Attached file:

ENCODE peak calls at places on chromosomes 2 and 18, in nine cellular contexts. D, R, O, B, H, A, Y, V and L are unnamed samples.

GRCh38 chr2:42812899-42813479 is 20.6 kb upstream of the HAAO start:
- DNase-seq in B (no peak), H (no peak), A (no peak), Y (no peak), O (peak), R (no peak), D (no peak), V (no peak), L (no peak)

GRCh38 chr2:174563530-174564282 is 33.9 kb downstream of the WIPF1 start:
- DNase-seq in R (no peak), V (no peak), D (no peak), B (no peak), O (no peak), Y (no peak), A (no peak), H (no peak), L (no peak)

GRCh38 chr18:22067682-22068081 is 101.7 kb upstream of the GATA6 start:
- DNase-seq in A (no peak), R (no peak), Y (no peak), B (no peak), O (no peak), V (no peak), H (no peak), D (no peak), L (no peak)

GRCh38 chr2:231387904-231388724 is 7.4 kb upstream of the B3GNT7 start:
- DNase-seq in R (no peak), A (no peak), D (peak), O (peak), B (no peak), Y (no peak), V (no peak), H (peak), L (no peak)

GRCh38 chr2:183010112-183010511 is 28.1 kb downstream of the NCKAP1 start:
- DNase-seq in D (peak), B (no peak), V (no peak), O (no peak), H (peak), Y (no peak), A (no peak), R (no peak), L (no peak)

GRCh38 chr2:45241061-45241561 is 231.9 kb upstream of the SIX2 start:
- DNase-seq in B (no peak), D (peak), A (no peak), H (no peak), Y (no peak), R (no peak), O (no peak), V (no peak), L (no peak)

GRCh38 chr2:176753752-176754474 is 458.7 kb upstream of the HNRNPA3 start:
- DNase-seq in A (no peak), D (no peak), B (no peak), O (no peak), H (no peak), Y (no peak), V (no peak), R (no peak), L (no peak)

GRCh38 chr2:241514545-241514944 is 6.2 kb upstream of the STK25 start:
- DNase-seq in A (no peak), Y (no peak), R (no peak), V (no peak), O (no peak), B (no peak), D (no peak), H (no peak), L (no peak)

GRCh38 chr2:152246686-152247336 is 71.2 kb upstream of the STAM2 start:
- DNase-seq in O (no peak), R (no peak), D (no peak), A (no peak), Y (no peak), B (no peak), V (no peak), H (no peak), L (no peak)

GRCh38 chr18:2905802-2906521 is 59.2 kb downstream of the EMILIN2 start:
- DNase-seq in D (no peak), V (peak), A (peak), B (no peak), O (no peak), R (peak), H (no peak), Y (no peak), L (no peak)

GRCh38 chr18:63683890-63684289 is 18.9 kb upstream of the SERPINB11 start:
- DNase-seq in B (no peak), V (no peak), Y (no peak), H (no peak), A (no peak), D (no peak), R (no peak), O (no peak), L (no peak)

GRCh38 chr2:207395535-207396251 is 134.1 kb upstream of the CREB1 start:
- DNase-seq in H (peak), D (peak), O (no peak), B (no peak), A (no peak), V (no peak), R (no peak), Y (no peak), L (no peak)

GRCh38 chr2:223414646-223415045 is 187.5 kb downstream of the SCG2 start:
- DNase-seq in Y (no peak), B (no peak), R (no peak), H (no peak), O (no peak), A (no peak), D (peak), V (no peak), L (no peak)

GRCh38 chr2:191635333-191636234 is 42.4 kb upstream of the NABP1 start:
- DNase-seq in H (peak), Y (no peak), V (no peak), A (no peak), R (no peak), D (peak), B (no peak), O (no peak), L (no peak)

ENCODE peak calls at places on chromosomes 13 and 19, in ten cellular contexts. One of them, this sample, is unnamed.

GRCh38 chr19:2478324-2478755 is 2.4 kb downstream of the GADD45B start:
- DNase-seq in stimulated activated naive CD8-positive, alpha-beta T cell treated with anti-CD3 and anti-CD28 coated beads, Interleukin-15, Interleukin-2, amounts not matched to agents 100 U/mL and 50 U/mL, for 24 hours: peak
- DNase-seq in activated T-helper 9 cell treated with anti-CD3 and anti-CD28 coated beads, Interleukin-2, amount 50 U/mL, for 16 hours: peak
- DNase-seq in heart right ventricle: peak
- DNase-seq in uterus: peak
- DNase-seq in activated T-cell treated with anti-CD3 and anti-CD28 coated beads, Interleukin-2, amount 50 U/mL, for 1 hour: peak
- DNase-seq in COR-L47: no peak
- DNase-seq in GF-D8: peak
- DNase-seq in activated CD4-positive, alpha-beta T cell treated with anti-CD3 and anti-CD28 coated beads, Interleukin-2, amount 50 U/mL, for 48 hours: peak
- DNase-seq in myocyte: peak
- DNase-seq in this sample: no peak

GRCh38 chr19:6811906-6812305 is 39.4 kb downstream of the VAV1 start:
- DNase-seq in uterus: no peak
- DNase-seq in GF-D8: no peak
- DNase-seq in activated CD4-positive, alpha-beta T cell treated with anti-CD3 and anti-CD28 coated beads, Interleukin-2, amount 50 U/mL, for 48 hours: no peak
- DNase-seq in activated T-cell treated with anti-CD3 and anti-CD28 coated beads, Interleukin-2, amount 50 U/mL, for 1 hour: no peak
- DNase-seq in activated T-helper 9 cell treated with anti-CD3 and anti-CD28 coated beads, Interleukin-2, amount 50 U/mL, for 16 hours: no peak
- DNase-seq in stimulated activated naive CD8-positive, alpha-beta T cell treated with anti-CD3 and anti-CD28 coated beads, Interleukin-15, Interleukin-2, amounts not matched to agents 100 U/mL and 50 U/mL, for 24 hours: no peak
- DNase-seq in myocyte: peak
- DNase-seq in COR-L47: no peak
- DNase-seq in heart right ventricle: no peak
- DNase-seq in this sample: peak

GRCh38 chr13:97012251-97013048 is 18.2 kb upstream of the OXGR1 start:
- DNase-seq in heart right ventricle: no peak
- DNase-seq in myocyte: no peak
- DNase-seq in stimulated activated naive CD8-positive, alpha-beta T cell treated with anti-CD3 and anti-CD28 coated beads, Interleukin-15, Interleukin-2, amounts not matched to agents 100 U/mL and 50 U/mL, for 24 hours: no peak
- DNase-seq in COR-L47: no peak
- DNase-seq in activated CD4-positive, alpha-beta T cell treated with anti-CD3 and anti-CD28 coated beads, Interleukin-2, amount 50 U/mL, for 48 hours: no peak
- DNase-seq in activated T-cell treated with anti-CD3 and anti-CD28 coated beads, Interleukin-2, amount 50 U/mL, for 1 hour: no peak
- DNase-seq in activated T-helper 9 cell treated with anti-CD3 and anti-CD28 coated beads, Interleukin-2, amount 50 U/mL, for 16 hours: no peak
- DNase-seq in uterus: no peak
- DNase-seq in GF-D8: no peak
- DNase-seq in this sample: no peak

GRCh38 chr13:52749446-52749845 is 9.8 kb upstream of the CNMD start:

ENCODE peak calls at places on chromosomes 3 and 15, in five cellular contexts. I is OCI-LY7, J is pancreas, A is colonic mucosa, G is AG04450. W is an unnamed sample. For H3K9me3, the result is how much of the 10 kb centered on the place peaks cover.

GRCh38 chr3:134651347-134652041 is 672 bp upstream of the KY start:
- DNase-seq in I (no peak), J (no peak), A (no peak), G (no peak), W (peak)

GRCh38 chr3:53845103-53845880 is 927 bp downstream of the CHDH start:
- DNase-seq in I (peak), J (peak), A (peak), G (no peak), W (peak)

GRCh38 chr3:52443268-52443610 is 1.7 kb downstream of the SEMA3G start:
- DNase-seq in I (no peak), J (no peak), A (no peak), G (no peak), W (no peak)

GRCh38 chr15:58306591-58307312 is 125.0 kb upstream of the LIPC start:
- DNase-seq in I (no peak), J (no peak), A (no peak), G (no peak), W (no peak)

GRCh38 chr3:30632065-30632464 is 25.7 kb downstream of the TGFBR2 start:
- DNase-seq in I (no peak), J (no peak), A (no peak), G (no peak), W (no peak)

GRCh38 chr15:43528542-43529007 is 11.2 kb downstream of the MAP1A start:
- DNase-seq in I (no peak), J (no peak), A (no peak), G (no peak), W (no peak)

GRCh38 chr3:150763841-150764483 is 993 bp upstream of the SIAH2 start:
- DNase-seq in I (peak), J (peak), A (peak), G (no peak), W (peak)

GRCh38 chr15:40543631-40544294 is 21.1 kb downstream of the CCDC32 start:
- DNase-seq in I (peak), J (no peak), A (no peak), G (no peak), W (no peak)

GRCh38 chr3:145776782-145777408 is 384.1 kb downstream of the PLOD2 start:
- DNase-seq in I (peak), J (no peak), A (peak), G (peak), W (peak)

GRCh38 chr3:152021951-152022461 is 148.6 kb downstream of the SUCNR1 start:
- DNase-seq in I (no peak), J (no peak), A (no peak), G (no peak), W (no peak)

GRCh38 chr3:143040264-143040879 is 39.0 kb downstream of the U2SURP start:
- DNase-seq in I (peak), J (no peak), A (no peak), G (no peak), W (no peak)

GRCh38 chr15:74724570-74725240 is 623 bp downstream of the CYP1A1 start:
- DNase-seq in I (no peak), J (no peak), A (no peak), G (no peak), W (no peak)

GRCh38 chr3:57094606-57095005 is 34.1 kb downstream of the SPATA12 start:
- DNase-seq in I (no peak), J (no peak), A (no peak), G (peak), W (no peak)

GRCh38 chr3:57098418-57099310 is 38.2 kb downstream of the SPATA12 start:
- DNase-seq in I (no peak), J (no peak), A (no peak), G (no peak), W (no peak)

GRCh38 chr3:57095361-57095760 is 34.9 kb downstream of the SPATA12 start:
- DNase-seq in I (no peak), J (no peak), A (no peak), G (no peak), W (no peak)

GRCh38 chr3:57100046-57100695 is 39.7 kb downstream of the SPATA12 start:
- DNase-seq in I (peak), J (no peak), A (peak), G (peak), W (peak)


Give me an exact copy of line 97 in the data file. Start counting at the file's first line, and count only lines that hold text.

- DNase-seq in I (peak), J (no peak), A (peak), G (peak), W (peak)